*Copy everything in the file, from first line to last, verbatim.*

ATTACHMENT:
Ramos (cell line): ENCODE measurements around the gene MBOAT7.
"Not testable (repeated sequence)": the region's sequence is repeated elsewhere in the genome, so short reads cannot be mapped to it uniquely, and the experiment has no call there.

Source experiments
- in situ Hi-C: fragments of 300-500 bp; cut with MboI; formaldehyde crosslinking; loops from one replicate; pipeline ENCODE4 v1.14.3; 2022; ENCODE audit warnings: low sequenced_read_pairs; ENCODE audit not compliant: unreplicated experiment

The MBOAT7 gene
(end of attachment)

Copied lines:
Ramos (cell line): ENCODE measurements around the gene MBOAT7.
"Not testable (repeated sequence)": the region's sequence is repeated elsewhere in the genome, so short reads cannot be mapped to it uniquely, and the experiment has no call there.

Source experiments
- in situ Hi-C: fragments of 300-500 bp; cut with MboI; formaldehyde crosslinking; loops from one replicate; pipeline ENCODE4 v1.14.3; 2022; ENCODE audit warnings: low sequenced_read_pairs; ENCODE audit not compliant: unreplicated experiment

The MBOAT7 gene